Wednesday, November 30
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A Summer Classic

By Anne Halpin

The billowy blue hydrangea is the iconic summer flower of the East End of Long Island. Bushes covered with blue balls of blossoms echoing the summer sky are everywhere in summer gardens on both the North and South Forks. Much as we love it, the classic hydrangea is not without its downside. Deer love to eat them, especially in winter when they will nibble the tips of the stems. That, in turn, eliminates next summer’s flowers, as does pruning the plants at the wrong time of year. This type of hydrangea (Hydrangea macrophylla) produces next year’s flowers on stems that grow this year. Deer nibbling or pruning in winter or spring can prevent the plant from blooming next summer. But this is a problem with solutions.

First, newer varieties of hydrangeas, such as Endless Summer, produce flowers on both new and old stems, so even if last year’s stems are nipped, this year’s new stems should provide some bloom. Adding some of these newer varieties to your landscape gives you blossom insurance. And don’t forget to use deer repellent. Second, if you must prune the plants to keep them at a particular height and you are growing an older hydrangea variety, you can cut back half of the stems in any given year and let the rest grow. Then next year cut back those taller stems. By alternating what you prune each year, you will have flowers every year.

Third, there are other kinds of hydrangeas in addition to the blue ones that are equally lovely in gardens and landscapes, and you can add one or more of them to your garden. The smooth-leaved hydrangea (Hydrangea aborescens) is versatile and easy to care for. The best known variety, widely grown here, is Annabelle, which sends out masses of big, white snowball flowerheads in summer, on stems that grow the same year they bloom. The plants can grow tall over time, but it’s easy to control their height by cutting back the plants in spring. Just cut back all the stems or, if you have a large, mature plant, you might like to cut the stems in front shorter and the ones behind a bit taller so you’ll have flowers on multiple levels. After you experiment for a few years you will figure out how far back to cut the stems in order to get flowers at the height you want.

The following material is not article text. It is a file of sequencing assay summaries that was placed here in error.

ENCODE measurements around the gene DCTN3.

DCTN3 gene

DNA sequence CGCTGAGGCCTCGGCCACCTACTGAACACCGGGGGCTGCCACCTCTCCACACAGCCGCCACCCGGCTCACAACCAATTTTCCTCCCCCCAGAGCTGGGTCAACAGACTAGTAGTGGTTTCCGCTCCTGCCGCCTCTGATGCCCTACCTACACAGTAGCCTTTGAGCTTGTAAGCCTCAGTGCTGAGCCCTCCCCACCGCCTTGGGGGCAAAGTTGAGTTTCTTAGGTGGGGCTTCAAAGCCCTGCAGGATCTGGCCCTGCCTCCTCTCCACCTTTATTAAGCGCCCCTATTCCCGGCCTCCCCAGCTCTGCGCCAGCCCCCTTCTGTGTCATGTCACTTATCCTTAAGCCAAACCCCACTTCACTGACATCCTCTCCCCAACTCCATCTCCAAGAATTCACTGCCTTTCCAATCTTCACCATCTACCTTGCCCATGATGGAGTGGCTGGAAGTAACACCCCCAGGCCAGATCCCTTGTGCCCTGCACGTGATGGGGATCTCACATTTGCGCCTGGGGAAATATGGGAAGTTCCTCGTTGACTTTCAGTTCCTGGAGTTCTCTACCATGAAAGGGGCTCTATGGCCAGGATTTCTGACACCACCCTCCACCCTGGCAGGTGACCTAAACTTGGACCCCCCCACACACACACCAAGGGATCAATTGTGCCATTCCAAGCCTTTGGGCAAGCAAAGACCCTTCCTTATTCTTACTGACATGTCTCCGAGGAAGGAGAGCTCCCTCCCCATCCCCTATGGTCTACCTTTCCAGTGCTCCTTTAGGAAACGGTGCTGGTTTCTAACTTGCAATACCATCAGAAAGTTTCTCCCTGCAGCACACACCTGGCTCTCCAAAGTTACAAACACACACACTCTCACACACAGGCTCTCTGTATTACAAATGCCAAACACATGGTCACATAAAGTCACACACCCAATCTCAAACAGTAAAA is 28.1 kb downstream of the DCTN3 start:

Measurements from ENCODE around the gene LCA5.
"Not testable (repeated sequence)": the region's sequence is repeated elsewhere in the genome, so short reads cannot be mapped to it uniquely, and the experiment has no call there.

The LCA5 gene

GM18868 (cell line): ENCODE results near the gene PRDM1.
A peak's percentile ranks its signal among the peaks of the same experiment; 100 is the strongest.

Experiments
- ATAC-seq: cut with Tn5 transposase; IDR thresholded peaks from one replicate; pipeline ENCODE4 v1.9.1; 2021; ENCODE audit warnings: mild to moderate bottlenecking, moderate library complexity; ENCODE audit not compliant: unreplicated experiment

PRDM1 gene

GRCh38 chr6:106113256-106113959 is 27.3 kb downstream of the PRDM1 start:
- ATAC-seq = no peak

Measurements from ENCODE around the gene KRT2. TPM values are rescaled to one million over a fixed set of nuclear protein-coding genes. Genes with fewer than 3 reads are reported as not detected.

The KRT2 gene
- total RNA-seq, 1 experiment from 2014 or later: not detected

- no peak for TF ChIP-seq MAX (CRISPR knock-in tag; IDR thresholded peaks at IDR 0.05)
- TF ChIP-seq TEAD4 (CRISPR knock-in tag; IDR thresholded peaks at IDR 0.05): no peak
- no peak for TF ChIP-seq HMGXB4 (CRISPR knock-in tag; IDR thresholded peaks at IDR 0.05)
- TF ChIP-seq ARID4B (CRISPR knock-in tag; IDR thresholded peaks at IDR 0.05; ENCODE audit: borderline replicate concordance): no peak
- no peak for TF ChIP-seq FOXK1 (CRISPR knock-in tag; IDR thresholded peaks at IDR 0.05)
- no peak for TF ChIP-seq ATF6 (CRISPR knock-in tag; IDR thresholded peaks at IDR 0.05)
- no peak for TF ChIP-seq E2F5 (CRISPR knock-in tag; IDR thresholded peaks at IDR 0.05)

A member of the hydrangea clan that deserves to be better known is the oakleaf hydrangea (Hydrangea quercifolia), a lovely shrub that grows to 6 feet or less, with lobed leaves resembling oak leaves, and in late summer to fall, cone-shaped clusters of white flowers, some of which take on a pink tinge as they age. Another bonus: the leaves turn rich bronzy purple in fall, and in winter the attractive, peeling russet-brown bark on the stems is visible.

Another standout, the panicle hydrangea (Hydrangea paniculata) is a taller and more treelike shrub, and blooms in late summer to early fall. This hydrangea can provide a vertical anchor in a bed of perennials or a backdrop in a border. You may also spot them in traffic islands around the area. The conical clusters of flowers are large and white, and the branches can arch under their weight. One favorite is the peegee hydrangea (the nickname derives from its botanical name, Hydrangea paniculata ‘Grandiflora’). Another showstopper is the variety Tardiva, whose flowerheads are especially large and late blooming. They are beautiful additions to late-season landscapes.

My personal favorite among hydrangeas is the climbing hydrangea (Hydrangea petiolaris). I am a lover of vines, which are so versatile in the landscape, but the climbing hydrangea is a queen among climbers. This clinging vine will climb the side of a building without any supporting trellis, and it’s not damaging like ivy can be. But this graceful plant is at its absolute best climbing a tall tree. The lacy white flowers are delicately textured like the lacecap forms of the classic blue hydrangea. And when flowering ends and the leaves drop in winter, you can enjoy the plant’s shaggy, peeling, cinnamon-colored bark. If deer are an issue on your property, protect your climbing hydrangea with a shield of wire mesh until the plant grows tall enough that the flowers are beyond their reach. Then enjoy this most beautiful addition to your landscape.